My English classes have spent the last week in the midst of our finance unit. Why do a finance unit in English class? I gave my students these reasons:
– For you, as young adults, to have the slightest grasp of the adult world of money
– For you to understand basic economic activity to better grasp current issues in the US
– For you to read some nonfiction text and grasp author’s intent
– For you to ultimately make better financial decisions to have a happier marriage, career, and lifestyle
– “Best Practices” – in order to be successful at something, find someone who does it well and copy what they do. If you want to be wealthy, do what wealthy people do!
It’s not part of the list I presented them, but my primary reason to teach this unit is because I love the subject matter. While I love teaching English, I am not a true English teacher – possibly due to my one college English class being titled “From Jane Austen to Chick Lit: the Art of the Romance Novel” – and teaching students real-world skills is something about which I am very passionate.
I am also pretty sure that most of their parents never teach them anything about money (because they don’t know themselves?). One student told me she asked her mom how much she made and if she made a budget, and her mom told her, “Don’t worry about it.” I hypothesize that America’s taboo on money discussion is one of the reasons we’re in the mess we are in: I try to own the same car as my neighbor but don’t realize he makes twice as much as me…or is actually so broke that he sleeps on a mattress on the floor. Either way I can’t afford that car. Larry Burkett, author of The Complete Financial Guide for Young Couples, wrote, “We spend the first 5-7 years of our marriages trying to attain the same living as our parents.” If a 25-year-old recent college graduate knew his parents made $90,000 a year, perhaps he’d stop trying to achieve the same lifestyle on his $29,000 a year. But because no one talks about money, the lessons we learn from our mistakes are not always transferred to our children or even our friends. So in my class, we talk openly about money.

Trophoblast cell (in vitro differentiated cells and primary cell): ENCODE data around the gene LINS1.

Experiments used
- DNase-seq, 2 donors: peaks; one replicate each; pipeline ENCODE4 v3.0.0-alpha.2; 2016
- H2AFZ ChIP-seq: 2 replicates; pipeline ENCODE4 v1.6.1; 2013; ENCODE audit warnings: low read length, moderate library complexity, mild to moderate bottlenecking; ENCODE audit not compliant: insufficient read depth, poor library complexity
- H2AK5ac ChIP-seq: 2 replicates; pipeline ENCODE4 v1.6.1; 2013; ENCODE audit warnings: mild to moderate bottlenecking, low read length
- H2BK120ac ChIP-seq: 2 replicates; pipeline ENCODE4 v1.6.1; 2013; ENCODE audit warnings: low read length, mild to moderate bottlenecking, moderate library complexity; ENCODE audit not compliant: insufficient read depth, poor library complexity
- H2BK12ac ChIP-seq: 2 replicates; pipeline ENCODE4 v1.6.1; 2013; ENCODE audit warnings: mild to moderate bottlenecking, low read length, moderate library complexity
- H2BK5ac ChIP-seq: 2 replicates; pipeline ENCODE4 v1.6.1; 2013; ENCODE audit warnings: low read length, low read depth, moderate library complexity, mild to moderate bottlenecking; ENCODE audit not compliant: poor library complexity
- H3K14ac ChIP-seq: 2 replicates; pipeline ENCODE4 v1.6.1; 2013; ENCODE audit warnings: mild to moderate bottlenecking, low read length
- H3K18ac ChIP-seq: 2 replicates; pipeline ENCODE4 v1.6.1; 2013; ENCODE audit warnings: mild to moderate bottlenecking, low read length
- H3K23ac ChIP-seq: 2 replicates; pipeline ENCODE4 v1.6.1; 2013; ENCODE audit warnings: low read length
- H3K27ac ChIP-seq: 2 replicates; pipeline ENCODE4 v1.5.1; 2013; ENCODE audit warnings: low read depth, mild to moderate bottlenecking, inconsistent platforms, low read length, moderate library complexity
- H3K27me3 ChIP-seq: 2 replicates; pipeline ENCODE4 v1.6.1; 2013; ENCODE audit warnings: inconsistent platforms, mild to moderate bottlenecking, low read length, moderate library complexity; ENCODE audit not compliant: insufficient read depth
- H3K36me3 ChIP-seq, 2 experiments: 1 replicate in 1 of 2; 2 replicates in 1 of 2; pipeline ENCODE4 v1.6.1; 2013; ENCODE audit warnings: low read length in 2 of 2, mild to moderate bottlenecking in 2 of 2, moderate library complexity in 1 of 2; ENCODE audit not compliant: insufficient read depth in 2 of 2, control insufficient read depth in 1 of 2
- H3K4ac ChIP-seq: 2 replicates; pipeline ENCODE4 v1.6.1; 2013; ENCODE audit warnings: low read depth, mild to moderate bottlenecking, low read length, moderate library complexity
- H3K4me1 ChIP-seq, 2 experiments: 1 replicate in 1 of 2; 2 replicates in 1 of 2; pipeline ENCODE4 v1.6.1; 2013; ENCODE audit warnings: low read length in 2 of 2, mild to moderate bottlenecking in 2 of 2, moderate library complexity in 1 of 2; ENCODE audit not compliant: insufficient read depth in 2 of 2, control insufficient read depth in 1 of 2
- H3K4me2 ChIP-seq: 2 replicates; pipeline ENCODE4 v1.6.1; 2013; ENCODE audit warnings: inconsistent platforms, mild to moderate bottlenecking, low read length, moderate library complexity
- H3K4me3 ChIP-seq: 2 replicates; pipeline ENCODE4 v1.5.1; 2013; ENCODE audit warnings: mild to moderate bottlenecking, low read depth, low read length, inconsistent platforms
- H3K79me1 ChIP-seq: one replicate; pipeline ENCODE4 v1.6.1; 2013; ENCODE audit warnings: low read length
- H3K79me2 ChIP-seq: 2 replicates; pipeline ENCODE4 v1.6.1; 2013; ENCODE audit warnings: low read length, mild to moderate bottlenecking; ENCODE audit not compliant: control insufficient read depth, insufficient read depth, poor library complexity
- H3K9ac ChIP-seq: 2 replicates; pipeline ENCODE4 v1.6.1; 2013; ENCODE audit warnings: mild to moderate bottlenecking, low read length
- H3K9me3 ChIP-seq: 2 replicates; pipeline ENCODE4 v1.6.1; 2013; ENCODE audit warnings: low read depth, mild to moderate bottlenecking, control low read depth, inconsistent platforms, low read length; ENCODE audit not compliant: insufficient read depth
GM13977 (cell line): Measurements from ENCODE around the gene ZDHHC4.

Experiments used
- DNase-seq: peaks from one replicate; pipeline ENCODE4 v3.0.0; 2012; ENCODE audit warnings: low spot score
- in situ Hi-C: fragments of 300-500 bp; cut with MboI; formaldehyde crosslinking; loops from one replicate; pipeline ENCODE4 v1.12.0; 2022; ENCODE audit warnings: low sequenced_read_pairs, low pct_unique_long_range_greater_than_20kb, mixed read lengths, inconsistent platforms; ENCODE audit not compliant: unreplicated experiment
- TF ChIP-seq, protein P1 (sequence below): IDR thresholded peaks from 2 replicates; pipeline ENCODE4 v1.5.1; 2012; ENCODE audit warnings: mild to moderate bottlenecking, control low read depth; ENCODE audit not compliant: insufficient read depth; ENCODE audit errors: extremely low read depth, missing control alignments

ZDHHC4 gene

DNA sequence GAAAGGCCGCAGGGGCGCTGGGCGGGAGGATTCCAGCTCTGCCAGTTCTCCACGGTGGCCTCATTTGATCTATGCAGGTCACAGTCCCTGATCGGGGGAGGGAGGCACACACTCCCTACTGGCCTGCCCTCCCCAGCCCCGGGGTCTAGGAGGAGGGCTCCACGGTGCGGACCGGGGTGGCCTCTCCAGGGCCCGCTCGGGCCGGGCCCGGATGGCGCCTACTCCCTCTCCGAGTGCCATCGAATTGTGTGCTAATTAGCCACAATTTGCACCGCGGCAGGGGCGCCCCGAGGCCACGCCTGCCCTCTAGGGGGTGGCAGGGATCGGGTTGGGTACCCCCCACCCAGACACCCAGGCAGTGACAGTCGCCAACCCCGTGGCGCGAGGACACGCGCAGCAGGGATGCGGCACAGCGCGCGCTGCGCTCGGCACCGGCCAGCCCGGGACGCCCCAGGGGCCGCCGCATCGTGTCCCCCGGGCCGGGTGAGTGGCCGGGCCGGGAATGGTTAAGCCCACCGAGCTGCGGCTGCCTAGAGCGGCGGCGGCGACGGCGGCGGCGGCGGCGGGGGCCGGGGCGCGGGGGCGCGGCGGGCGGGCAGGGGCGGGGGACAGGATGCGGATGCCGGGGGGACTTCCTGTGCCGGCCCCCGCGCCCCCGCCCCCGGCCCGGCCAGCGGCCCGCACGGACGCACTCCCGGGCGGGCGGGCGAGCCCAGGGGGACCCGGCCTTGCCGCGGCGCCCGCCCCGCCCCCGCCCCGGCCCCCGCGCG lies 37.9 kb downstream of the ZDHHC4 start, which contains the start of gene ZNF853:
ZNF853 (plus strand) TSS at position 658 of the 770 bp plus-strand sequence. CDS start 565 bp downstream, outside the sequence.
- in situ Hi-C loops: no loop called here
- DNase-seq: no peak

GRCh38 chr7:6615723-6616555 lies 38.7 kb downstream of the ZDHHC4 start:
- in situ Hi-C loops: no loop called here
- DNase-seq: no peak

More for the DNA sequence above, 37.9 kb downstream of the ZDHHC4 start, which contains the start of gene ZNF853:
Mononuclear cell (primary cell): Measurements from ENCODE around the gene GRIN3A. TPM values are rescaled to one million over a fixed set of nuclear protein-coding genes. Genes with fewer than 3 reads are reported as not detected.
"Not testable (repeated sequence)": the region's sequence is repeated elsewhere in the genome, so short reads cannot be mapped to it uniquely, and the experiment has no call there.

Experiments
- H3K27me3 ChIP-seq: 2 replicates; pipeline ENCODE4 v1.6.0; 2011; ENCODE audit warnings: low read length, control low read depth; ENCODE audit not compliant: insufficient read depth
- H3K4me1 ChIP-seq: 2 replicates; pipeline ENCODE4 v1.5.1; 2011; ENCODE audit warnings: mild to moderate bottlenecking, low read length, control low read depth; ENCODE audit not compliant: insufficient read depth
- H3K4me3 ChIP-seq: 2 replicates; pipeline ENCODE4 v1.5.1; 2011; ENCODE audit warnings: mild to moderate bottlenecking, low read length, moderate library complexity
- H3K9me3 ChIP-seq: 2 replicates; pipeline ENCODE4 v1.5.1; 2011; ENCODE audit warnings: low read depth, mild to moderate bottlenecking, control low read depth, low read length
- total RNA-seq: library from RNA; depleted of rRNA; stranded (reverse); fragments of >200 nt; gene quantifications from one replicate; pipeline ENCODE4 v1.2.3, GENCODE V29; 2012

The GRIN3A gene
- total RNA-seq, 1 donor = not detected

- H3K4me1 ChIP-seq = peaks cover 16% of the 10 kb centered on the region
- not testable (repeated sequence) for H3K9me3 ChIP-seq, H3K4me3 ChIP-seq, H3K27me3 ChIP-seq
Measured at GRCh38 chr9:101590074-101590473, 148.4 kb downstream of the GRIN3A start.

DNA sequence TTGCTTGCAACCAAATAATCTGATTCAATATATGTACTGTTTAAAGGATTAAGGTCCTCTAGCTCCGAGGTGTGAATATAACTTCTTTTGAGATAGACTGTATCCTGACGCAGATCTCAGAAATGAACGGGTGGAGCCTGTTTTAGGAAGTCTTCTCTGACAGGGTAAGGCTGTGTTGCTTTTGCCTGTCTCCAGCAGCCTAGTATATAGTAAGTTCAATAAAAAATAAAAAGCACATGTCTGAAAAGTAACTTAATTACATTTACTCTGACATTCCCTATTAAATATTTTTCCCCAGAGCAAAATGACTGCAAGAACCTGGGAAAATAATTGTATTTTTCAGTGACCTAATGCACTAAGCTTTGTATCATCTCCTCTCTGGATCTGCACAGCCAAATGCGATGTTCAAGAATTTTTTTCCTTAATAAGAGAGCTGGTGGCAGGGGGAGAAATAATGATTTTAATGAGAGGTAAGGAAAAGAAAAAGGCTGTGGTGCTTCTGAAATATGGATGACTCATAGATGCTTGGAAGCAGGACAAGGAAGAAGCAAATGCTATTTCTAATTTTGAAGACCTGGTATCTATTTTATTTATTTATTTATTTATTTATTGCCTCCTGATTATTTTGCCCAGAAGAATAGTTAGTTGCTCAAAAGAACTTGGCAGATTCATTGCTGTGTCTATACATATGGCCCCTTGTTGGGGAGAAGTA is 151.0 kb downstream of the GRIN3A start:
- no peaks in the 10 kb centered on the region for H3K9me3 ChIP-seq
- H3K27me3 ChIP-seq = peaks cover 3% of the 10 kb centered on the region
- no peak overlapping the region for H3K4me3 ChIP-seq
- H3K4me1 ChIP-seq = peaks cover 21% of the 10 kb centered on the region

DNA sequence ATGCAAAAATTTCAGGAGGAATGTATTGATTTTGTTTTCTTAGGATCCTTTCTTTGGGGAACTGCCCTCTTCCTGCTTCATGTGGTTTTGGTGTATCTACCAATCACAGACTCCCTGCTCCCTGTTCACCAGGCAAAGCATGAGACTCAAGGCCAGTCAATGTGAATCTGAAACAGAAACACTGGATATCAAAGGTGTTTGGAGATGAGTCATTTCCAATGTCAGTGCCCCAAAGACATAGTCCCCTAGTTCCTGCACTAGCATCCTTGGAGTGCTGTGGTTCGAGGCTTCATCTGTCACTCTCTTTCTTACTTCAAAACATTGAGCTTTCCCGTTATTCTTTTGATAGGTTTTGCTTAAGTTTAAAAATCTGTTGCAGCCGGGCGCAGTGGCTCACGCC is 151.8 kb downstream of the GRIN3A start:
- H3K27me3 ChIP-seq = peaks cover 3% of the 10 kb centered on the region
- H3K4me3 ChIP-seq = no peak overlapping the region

I base my unit not-so-subtly on Dave Ramsey’s work, including using some material from his Foundations in Personal Finance curriculum for high school that another teacher generously gave me and assigning my students to read a chapter from My Total Money Makeover. They also read a chapter from Tom Stanley and William’s Danko’s The Millionaire Next Door. I brought in Monopoly money to give a visual illustration to how insurance and mutual funds work. We read articles about savings deficits among millennials and practice balancing a checkbook, since for most of my students no one has ever explained it.
Today we discussed how credit cards and credit score worked. To strengthen their ability to analyze graphics, I gave them a copy of an old credit card bill of mine, with my address and account number blocked out: